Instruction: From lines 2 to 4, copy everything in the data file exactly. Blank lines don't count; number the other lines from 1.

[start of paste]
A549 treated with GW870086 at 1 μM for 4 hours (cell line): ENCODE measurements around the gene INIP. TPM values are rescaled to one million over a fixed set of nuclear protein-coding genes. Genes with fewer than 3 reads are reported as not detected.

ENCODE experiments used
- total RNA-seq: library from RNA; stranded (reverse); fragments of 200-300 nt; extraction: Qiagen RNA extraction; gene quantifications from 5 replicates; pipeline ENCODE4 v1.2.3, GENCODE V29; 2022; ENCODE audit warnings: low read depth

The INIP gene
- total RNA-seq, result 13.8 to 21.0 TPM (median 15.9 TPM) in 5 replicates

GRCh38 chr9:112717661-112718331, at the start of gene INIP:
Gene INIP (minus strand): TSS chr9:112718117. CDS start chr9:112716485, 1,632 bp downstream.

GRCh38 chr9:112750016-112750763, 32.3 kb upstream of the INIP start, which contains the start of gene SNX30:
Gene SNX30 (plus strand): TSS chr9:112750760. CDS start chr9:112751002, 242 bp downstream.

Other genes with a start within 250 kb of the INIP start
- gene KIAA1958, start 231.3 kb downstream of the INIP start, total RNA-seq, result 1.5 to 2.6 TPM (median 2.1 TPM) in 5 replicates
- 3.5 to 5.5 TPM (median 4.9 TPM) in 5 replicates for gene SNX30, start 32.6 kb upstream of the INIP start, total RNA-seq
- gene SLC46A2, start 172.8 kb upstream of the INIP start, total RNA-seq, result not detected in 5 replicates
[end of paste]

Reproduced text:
ENCODE experiments used
- total RNA-seq: library from RNA; stranded (reverse); fragments of 200-300 nt; extraction: Qiagen RNA extraction; gene quantifications from 5 replicates; pipeline ENCODE4 v1.2.3, GENCODE V29; 2022; ENCODE audit warnings: low read depth

The INIP gene